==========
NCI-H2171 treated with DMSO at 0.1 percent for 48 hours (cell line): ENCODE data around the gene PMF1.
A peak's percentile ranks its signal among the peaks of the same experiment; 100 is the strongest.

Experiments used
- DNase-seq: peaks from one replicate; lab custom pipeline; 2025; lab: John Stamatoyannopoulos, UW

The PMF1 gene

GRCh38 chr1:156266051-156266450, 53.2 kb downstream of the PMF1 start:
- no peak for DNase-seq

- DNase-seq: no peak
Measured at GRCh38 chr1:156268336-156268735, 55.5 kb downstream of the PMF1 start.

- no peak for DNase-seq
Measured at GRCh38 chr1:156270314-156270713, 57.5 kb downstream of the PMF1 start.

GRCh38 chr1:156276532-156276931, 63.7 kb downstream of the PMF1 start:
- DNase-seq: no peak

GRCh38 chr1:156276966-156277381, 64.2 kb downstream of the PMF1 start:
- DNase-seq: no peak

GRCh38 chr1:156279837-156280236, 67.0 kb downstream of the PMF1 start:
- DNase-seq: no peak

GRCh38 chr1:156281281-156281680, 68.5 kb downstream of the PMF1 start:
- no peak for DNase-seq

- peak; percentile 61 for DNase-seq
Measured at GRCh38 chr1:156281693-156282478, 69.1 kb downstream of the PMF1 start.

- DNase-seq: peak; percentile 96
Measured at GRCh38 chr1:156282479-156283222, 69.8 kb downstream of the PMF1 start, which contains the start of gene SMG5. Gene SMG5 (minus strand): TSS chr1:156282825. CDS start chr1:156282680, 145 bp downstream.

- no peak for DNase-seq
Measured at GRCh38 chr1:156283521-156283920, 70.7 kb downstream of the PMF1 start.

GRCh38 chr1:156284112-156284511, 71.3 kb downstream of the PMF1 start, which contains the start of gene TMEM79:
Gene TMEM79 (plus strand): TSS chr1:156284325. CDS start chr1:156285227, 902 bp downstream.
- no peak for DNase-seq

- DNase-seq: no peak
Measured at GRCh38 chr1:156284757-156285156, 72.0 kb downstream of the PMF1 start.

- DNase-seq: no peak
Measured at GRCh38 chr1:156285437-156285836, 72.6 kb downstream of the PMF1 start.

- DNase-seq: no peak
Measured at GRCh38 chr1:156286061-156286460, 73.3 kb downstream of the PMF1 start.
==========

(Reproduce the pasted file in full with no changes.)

NCI-H2171 treated with DMSO at 0.1 percent for 48 hours (cell line): ENCODE data around the gene PMF1.
A peak's percentile ranks its signal among the peaks of the same experiment; 100 is the strongest.

Experiments used
- DNase-seq: peaks from one replicate; lab custom pipeline; 2025; lab: John Stamatoyannopoulos, UW

The PMF1 gene

GRCh38 chr1:156266051-156266450, 53.2 kb downstream of the PMF1 start:
- no peak for DNase-seq

- DNase-seq: no peak
Measured at GRCh38 chr1:156268336-156268735, 55.5 kb downstream of the PMF1 start.

- no peak for DNase-seq
Measured at GRCh38 chr1:156270314-156270713, 57.5 kb downstream of the PMF1 start.

GRCh38 chr1:156276532-156276931, 63.7 kb downstream of the PMF1 start:
- DNase-seq: no peak

GRCh38 chr1:156276966-156277381, 64.2 kb downstream of the PMF1 start:
- DNase-seq: no peak

GRCh38 chr1:156279837-156280236, 67.0 kb downstream of the PMF1 start:
- DNase-seq: no peak

GRCh38 chr1:156281281-156281680, 68.5 kb downstream of the PMF1 start:
- no peak for DNase-seq

- peak; percentile 61 for DNase-seq
Measured at GRCh38 chr1:156281693-156282478, 69.1 kb downstream of the PMF1 start.

- DNase-seq: peak; percentile 96
Measured at GRCh38 chr1:156282479-156283222, 69.8 kb downstream of the PMF1 start, which contains the start of gene SMG5. Gene SMG5 (minus strand): TSS chr1:156282825. CDS start chr1:156282680, 145 bp downstream.

- no peak for DNase-seq
Measured at GRCh38 chr1:156283521-156283920, 70.7 kb downstream of the PMF1 start.

GRCh38 chr1:156284112-156284511, 71.3 kb downstream of the PMF1 start, which contains the start of gene TMEM79:
Gene TMEM79 (plus strand): TSS chr1:156284325. CDS start chr1:156285227, 902 bp downstream.
- no peak for DNase-seq

- DNase-seq: no peak
Measured at GRCh38 chr1:156284757-156285156, 72.0 kb downstream of the PMF1 start.

- DNase-seq: no peak
Measured at GRCh38 chr1:156285437-156285836, 72.6 kb downstream of the PMF1 start.

- DNase-seq: no peak
Measured at GRCh38 chr1:156286061-156286460, 73.3 kb downstream of the PMF1 start.